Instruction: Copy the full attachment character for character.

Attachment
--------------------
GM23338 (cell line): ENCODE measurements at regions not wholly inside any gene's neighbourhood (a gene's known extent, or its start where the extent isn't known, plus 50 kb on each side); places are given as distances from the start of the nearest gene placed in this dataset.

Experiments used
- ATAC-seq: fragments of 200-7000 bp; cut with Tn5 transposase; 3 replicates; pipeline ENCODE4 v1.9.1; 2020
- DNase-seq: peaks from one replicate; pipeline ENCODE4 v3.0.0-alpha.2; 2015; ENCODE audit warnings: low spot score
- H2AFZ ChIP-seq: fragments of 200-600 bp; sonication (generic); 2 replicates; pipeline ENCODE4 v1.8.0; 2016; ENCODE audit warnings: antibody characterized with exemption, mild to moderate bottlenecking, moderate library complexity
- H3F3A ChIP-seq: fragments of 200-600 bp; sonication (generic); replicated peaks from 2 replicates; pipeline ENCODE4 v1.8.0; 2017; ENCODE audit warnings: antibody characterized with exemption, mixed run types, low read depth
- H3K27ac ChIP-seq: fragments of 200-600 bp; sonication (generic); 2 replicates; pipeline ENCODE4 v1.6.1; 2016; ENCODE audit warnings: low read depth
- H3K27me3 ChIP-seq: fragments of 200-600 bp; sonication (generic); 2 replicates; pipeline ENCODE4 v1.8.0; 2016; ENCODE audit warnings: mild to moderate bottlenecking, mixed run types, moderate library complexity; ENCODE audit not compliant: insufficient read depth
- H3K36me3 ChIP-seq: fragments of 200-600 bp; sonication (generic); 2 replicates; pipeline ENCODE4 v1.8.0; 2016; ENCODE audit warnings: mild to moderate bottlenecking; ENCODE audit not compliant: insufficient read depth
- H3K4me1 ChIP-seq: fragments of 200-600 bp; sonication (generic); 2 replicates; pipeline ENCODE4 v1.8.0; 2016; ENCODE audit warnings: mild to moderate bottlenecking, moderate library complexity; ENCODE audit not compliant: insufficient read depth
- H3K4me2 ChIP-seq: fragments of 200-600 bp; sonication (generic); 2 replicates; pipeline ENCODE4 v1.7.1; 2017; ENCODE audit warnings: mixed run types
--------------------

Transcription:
GM23338 (cell line): ENCODE measurements at regions not wholly inside any gene's neighbourhood (a gene's known extent, or its start where the extent isn't known, plus 50 kb on each side); places are given as distances from the start of the nearest gene placed in this dataset.

Experiments used
- ATAC-seq: fragments of 200-7000 bp; cut with Tn5 transposase; 3 replicates; pipeline ENCODE4 v1.9.1; 2020
- DNase-seq: peaks from one replicate; pipeline ENCODE4 v3.0.0-alpha.2; 2015; ENCODE audit warnings: low spot score
- H2AFZ ChIP-seq: fragments of 200-600 bp; sonication (generic); 2 replicates; pipeline ENCODE4 v1.8.0; 2016; ENCODE audit warnings: antibody characterized with exemption, mild to moderate bottlenecking, moderate library complexity
- H3F3A ChIP-seq: fragments of 200-600 bp; sonication (generic); replicated peaks from 2 replicates; pipeline ENCODE4 v1.8.0; 2017; ENCODE audit warnings: antibody characterized with exemption, mixed run types, low read depth
- H3K27ac ChIP-seq: fragments of 200-600 bp; sonication (generic); 2 replicates; pipeline ENCODE4 v1.6.1; 2016; ENCODE audit warnings: low read depth
- H3K27me3 ChIP-seq: fragments of 200-600 bp; sonication (generic); 2 replicates; pipeline ENCODE4 v1.8.0; 2016; ENCODE audit warnings: mild to moderate bottlenecking, mixed run types, moderate library complexity; ENCODE audit not compliant: insufficient read depth
- H3K36me3 ChIP-seq: fragments of 200-600 bp; sonication (generic); 2 replicates; pipeline ENCODE4 v1.8.0; 2016; ENCODE audit warnings: mild to moderate bottlenecking; ENCODE audit not compliant: insufficient read depth
- H3K4me1 ChIP-seq: fragments of 200-600 bp; sonication (generic); 2 replicates; pipeline ENCODE4 v1.8.0; 2016; ENCODE audit warnings: mild to moderate bottlenecking, moderate library complexity; ENCODE audit not compliant: insufficient read depth
- H3K4me2 ChIP-seq: fragments of 200-600 bp; sonication (generic); 2 replicates; pipeline ENCODE4 v1.7.1; 2017; ENCODE audit warnings: mixed run types